Given below are the various common (but certainly not exhaustive) topical corticosteroid creams/ointments that are available in India (and ones I am most familiar with) and their potency

  • Low potencyHydrocortisone creams (1%) are available as an OTC (over the counter) medicine in various forms like cream, ointment and lotions. This is the least potent amongst all the topical steroids but still should be used with caution especially for a child. This is especially true since this is easily available and one can unknowingly use this as a moisturiser without realising that it is still a steroid cream/ointment
  • Mild to mid potency– Steroidal creams/ointments like Desonide, Mometasone fuorate and Fluticasone propionate are available at the lower to mid end of the potency spectrum. These are brands like Desowen, Momate/Elocon and Flutivate brands in India for the respective steroidal creams/ointments respectively. The doctors will prescribe a particular steroidal cream based on the level of inflammation and rashes
  • Potent to highly potent– Steroidal creams like Betamethasone dipropionate and Halobetasol propionate are at the potent end of the corticosteroidal creams/ointment. In India we have brands like Fucibet (which also includes fucidic acid which is an antibacterial medication) and Halovate which include these steroids respectively.

You should also know there is an overlap in these topical medications since they are usually available in both cream and ointment forms and the potency for the same dosage will differ based on the form. The cream form has roughly half water and half oil, they spread easily, are well absorbed and usually wash off with water. Ointments on the other had are about 80% oil and 20% water and are thus “occlusive” which means they trap moisture and help in better absorption of the main component. Being occlusive, an ointment will allow the medication to get absorbed much more completely than a cream and hence are more potent at the same dosage as a cream.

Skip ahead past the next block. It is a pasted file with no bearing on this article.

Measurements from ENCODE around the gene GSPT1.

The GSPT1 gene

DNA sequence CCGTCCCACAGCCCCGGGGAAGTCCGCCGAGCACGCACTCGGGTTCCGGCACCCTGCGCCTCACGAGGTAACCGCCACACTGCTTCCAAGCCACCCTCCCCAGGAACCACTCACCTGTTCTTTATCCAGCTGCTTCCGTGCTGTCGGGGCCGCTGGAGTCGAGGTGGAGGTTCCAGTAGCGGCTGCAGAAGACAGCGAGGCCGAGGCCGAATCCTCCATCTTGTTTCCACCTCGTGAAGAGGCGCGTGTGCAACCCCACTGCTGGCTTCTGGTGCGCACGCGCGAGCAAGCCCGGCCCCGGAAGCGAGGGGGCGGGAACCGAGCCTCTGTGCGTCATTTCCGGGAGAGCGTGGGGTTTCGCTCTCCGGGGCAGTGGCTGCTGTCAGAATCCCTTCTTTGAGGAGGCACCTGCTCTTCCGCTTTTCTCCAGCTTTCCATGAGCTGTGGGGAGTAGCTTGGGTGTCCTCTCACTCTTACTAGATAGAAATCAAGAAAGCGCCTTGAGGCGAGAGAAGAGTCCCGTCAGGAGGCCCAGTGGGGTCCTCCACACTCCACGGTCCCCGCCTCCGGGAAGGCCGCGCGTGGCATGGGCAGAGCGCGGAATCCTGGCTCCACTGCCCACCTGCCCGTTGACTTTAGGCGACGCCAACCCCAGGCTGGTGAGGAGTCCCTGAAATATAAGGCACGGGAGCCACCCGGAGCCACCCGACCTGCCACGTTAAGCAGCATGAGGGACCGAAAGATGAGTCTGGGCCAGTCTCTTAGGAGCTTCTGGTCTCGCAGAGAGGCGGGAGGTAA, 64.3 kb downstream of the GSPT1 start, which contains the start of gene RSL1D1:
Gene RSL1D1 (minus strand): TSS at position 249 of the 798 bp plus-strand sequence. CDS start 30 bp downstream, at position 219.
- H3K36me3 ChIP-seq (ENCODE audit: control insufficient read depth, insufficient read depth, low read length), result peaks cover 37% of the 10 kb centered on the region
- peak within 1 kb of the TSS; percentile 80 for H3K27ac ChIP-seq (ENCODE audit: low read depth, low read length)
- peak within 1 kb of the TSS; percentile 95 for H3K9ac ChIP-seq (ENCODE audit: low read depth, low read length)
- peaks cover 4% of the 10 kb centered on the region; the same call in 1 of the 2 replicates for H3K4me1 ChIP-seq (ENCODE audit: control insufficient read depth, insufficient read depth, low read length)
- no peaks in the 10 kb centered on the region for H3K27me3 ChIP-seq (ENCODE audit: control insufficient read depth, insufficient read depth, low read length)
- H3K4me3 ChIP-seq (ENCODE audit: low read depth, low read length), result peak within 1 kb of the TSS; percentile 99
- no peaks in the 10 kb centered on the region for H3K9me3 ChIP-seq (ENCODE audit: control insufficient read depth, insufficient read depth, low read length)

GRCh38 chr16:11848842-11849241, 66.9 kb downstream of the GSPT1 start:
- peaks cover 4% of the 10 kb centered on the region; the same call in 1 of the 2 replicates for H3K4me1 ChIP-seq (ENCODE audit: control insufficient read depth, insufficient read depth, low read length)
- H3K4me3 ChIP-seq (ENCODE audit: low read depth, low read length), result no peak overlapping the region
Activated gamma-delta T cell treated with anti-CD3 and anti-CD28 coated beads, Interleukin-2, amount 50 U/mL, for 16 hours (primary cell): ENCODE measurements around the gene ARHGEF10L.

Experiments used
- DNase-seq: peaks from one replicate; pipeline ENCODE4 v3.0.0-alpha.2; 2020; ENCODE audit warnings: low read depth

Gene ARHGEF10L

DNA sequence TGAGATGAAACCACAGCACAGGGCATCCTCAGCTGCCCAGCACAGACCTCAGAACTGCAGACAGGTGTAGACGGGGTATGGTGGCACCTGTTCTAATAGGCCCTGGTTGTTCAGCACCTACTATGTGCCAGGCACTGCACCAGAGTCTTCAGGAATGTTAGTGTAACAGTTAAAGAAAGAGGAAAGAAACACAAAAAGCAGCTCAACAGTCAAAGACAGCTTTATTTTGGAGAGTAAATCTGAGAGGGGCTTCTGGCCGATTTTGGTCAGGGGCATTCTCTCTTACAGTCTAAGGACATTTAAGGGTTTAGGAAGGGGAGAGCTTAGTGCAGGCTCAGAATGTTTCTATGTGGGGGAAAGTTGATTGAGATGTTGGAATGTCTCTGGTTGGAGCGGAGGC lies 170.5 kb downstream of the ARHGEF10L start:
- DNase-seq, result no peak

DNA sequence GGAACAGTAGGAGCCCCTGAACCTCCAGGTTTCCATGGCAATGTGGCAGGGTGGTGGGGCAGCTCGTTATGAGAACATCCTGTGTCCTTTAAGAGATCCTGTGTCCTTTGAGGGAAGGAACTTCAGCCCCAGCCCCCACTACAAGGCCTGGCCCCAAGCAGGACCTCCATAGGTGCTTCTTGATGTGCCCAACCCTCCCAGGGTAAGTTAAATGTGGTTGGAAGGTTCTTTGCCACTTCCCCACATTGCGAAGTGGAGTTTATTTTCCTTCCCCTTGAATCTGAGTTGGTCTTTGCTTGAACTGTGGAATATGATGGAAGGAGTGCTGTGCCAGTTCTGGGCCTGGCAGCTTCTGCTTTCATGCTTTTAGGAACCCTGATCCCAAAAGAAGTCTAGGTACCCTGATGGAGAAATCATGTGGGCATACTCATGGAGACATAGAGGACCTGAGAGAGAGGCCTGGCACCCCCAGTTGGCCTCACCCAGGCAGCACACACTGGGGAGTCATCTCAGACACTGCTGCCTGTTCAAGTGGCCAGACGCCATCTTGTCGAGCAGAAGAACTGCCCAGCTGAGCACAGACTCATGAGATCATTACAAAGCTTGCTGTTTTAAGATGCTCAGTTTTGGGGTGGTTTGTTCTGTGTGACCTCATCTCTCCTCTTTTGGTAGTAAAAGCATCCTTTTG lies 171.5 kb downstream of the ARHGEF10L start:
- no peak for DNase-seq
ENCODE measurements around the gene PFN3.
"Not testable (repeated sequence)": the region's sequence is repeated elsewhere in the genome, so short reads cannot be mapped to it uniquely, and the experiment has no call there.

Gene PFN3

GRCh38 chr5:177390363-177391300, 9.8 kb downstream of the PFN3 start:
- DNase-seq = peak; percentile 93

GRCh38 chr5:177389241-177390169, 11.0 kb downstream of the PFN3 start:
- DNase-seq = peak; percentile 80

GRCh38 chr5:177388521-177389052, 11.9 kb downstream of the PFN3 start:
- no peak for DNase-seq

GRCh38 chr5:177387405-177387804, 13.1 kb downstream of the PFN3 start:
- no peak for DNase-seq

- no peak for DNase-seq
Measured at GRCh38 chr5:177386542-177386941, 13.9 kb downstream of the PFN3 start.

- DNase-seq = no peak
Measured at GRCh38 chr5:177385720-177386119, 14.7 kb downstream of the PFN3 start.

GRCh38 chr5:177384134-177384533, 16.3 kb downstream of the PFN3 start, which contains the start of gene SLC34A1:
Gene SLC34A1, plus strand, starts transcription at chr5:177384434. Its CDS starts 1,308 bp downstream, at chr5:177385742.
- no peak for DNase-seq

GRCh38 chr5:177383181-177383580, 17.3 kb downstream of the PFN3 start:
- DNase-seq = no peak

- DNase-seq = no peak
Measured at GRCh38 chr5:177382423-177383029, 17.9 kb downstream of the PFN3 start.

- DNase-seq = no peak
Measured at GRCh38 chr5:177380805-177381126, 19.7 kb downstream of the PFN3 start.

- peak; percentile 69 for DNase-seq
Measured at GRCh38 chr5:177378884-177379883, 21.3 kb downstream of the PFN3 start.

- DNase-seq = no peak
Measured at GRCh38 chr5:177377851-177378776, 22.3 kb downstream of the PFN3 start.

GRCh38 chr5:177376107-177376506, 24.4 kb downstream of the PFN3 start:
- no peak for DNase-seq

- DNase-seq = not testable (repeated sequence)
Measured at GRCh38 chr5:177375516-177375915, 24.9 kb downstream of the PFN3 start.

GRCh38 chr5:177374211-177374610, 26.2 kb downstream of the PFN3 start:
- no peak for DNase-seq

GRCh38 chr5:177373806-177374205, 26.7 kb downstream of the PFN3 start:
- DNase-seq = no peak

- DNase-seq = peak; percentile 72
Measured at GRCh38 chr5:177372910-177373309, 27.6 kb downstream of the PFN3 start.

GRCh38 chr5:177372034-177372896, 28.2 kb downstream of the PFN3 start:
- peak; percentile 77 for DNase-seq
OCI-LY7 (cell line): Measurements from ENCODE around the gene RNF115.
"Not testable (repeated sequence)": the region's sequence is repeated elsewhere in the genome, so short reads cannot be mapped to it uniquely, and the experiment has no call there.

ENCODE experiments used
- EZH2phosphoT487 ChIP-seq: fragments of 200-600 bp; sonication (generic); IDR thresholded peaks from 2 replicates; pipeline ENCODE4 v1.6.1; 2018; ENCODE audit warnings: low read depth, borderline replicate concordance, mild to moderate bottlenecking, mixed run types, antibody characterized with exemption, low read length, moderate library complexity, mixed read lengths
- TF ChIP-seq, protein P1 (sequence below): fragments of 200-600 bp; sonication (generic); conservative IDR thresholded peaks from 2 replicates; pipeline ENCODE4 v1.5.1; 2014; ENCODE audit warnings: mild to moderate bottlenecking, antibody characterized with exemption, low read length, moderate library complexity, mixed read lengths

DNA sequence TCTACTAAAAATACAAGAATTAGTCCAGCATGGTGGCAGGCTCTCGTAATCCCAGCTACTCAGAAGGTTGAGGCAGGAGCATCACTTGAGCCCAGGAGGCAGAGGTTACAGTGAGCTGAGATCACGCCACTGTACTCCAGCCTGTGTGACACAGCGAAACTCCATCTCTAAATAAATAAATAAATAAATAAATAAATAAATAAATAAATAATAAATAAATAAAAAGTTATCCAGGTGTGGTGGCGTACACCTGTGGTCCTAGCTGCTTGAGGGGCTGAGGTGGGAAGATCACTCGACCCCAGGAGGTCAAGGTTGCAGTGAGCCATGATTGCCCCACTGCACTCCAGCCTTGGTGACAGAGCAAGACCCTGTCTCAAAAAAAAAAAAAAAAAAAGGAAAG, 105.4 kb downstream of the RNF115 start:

https://www.psoriasis.org/sublearn03_mild_potency

Application and side effects

Topical corticosteroids should be used in a step up manner in terms of increasing potency starting from a low potency and only moving up if required. Usually the doctor will prescribe the milder ones like desonide cream (brand name- Desowen) and only graduate to a stronger medication like Fucibet if required later on. Similarly, once the rashes have been brought under control, one should use the step down method both in terms of potency as well as frequency as per the doctor’s instructions.

As mentioned earlier, these medications should only be applied on affected areas and not as a  moisturiser. However, sometimes the rashes may be quite widespread all over the body. In that case, the doctor may prescribe a 1:4 ratio of a mild potency steroid like desowen to an emollient like cetraban which is then mixed thoroughly and applied all over the affected areas.